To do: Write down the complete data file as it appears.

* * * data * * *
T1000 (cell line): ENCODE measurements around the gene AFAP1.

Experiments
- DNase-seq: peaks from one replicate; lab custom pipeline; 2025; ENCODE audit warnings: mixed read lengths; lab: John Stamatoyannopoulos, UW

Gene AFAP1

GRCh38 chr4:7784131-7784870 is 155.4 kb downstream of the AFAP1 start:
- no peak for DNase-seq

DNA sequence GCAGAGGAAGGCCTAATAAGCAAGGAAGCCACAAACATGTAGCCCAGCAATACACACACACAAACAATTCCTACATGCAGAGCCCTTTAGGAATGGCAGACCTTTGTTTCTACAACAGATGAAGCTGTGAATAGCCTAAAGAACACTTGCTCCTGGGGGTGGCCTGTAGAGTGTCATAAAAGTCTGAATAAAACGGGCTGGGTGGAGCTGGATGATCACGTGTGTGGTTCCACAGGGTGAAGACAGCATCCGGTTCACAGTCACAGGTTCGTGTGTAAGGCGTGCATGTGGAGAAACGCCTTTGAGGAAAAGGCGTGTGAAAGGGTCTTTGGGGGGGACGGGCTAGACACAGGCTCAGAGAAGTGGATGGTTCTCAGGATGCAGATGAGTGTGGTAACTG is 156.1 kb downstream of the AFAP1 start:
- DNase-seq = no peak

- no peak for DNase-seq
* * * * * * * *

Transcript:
T1000 (cell line): ENCODE measurements around the gene AFAP1.

Experiments
- DNase-seq: peaks from one replicate; lab custom pipeline; 2025; ENCODE audit warnings: mixed read lengths; lab: John Stamatoyannopoulos, UW

Gene AFAP1

GRCh38 chr4:7784131-7784870 is 155.4 kb downstream of the AFAP1 start:
- no peak for DNase-seq

DNA sequence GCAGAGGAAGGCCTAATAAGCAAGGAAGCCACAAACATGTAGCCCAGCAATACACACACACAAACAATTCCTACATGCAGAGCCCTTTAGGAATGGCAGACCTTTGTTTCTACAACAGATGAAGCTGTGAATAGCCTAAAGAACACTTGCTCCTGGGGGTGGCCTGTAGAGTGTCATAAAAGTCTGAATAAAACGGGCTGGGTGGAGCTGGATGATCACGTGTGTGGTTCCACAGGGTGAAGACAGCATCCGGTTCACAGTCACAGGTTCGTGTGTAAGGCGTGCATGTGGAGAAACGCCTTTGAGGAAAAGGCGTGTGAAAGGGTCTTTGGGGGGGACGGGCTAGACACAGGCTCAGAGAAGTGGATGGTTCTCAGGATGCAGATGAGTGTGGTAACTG is 156.1 kb downstream of the AFAP1 start:
- DNase-seq = no peak

- no peak for DNase-seq